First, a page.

The differences between anterior and posterior shoulder dislocations are shown in this table:
|Position of the Humeral head||In front and inferior to glenoid||Backwards and inferior to glenoid|
|Mechanism of Trauma||Anteriorly directed force with the arm is externally rotated and abducted position||Posteriorly directed force with the arm is internally rotated and adducted position|
|ASSOCIATED BONY AND LABRAL LESIONS||
||1. Posterior Capsulolabral injury, when the posterior- inferior labrum is injured and concealed is called Kim’s lesion.
2. The bony impaction and compression fracture of the anteromedial humeral head (Hill Sach’s Lesion”
3. Associated with fracture of neck of humerus, sometimes tuberosities, and rotator cuff tears mostly in elderly(6,7).
|Diagnostic X-ray views||
Shoulder Dislocation X-Ray
The images below show X-Rays of anterior and posterior shoulder dislocations.
Posterior Shoulder Dislocation MRI
MRI helps in diagnosing the associated soft-tissue injuries like rotator cuff tears , bicep tendon inflammation, extent of reverse hill sach lesion and vascular supply of the humeral head(6,7).
Hence, posterior dislocation of the shoulder, one of the trickiest shoulder instability conditions to diagnose, needs a thorough assessment, a good reason for doubt, and preventive strategies in athletic shoulders, and a series of radiology investigations.
One of the main differentials in the elderly population is A condition where shoulder movement becomes very limited and painful. The cause is often unknown, bu More which can give similar signs of restriction in external rotation and abduction. If misdiagnosed as the frozen shoulder the patient loses time and the viable humeral head blood supply(1). Even reduction in more than 3 weeks old chronic cases should be only taken with an in-depth investigation and consultation with a shoulder surgeon.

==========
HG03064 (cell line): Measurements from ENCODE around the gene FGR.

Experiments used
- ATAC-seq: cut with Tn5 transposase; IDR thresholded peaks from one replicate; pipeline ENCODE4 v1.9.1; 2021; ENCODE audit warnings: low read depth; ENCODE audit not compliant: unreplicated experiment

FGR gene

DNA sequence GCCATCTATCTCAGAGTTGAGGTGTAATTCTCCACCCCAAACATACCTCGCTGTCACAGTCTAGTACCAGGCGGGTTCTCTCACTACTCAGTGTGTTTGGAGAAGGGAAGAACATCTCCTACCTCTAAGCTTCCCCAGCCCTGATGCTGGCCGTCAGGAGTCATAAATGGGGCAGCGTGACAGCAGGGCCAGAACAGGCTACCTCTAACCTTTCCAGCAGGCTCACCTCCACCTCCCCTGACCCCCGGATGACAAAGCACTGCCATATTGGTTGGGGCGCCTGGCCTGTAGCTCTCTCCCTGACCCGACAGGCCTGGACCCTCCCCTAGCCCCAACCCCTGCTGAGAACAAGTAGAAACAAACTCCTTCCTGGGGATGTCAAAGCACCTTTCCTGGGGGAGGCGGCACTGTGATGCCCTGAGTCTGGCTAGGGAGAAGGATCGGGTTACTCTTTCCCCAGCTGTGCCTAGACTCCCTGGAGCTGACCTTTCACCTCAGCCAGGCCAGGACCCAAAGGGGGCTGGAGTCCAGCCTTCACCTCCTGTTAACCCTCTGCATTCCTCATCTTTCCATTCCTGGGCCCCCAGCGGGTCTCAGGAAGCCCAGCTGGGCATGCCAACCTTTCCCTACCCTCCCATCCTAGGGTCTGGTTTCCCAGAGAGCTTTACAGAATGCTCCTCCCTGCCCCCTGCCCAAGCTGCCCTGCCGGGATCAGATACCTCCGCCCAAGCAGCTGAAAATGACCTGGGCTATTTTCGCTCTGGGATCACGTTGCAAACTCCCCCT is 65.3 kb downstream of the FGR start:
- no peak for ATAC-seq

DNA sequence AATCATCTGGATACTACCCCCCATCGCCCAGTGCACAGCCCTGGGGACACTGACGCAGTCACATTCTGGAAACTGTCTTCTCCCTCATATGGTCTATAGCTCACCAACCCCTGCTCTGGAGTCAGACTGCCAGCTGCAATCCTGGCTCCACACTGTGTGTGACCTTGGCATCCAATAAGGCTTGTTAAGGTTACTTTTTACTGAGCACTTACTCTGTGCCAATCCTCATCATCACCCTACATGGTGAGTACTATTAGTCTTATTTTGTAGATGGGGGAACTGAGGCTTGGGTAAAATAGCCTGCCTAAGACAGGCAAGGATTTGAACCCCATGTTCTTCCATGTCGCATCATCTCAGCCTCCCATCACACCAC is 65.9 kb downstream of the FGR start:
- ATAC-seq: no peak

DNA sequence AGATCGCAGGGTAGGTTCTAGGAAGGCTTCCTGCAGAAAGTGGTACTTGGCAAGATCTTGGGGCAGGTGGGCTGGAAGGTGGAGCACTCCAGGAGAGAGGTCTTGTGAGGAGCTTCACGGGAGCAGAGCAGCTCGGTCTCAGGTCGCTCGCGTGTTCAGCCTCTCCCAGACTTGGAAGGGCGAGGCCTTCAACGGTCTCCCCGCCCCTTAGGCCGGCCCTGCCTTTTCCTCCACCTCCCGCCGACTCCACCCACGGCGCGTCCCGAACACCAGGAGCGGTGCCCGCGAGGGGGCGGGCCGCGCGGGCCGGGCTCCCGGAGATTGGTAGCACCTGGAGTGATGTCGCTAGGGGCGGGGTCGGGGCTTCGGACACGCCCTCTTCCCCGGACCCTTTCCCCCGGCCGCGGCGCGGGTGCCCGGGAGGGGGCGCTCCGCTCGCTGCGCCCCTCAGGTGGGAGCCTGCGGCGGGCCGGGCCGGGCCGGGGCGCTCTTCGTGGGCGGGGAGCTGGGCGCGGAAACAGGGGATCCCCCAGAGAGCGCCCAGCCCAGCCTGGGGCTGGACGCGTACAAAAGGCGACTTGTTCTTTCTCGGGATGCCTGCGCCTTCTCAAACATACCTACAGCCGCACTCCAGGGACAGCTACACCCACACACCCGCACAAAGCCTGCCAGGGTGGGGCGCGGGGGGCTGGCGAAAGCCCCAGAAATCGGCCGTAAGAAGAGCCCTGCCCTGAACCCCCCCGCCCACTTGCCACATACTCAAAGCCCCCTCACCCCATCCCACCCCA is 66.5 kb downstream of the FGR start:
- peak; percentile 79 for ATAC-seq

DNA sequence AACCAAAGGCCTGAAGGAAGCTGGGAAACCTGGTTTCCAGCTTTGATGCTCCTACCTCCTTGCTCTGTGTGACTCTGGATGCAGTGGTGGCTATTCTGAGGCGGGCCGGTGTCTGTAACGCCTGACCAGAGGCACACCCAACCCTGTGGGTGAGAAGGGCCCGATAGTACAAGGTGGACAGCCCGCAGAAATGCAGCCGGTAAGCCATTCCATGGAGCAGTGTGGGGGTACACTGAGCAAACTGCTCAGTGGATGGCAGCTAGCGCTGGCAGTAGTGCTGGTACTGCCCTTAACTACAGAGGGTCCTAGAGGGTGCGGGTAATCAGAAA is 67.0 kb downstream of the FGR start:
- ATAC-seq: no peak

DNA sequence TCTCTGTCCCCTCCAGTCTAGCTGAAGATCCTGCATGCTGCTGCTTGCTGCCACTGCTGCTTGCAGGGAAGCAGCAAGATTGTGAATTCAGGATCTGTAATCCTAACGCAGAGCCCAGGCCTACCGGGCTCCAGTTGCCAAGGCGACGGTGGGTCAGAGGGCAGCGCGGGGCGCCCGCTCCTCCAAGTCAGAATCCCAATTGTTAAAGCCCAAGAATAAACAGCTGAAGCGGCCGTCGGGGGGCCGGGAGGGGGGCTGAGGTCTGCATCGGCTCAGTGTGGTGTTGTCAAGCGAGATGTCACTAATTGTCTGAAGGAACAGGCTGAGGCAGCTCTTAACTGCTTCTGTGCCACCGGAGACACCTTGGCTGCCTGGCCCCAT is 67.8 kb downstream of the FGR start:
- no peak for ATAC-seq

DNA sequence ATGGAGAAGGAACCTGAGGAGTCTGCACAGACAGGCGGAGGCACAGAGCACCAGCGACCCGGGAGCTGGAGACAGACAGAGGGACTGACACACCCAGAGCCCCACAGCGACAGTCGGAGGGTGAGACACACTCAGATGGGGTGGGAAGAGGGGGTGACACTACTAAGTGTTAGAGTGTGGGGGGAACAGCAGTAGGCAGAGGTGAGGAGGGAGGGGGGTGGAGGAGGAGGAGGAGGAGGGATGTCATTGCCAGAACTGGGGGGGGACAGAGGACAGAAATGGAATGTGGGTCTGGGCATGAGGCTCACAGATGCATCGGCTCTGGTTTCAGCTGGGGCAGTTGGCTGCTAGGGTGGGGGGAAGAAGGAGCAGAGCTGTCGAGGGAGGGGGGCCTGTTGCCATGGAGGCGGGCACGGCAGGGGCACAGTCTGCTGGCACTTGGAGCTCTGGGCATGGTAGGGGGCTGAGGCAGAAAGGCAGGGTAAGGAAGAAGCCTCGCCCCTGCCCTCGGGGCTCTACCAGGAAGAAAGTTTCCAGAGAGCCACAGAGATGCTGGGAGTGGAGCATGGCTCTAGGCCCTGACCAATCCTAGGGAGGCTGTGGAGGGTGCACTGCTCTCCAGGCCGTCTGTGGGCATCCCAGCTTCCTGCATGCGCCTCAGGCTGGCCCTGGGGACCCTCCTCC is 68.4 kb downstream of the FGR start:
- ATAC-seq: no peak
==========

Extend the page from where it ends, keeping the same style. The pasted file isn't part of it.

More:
- Perron AD, Jones RL. Posterior shoulder dislocation: avoiding a missed diagnosis. The American journal of emergency medicine. 2000 Mar 1;18(2):189-91.
- Paul J, Buchmann S, Beitzel K, Solovyova O, Imhoff AB. Posterior shoulder dislocation: systematic review and treatment algorithm. Arthroscopy: The Journal of Arthroscopic & Related Surgery. 2011 Nov 1;27(11):1562-72.
- Robinson CM, Seah M, Akhtar MA. The epidemiology, risk of recurrence, and functional outcome after an acute traumatic posterior dislocation of the shoulder. JBJS. 2011 Sep 7;93(17):1605-13.
- Rouleau DM, Hebert-Davies J. Incidence of associated injury in posterior shoulder dislocation: systematic review of the literature. Journal of orthopaedic trauma. 2012 Apr 1;26(4):246-51.
- Tannenbaum E, Sekiya JK. Evaluation and management of posterior shoulder instability. Sports health. 2011 May;3(3):253-63.
- Basal O, Dincer R, Turk B. Locked posterior dislocation of the shoulder: A systematic review. EFORT Open Reviews. 2018 Jan 15;3(1):15
- Paparoidamis G, Iliopoulos E, Narvani AA, Levy O, Tsiridis E, Polyzois I. Posterior shoulder fracture-dislocation: A systematic review of the literature and current aspects of management. Chinese Journal of Traumatology. 2021 Jan 1;24(01):18-24.
- Anderson MJ, Mack CD, Herzog MM, Levine WN. Epidemiology of shoulder instability in the national football league. Orthopaedic Journal of Sports Medicine. 2021 Apr 27;9(5):23259671211007743.
- Chan O, editor. ABC of emergency radiology. John Wiley & Sons; 2012 Dec 12.
- Abrams R, Akbarnia H. Shoulder dislocations overview. InStatPearls [Internet] 2021 Aug 13. StatPearls Publishing.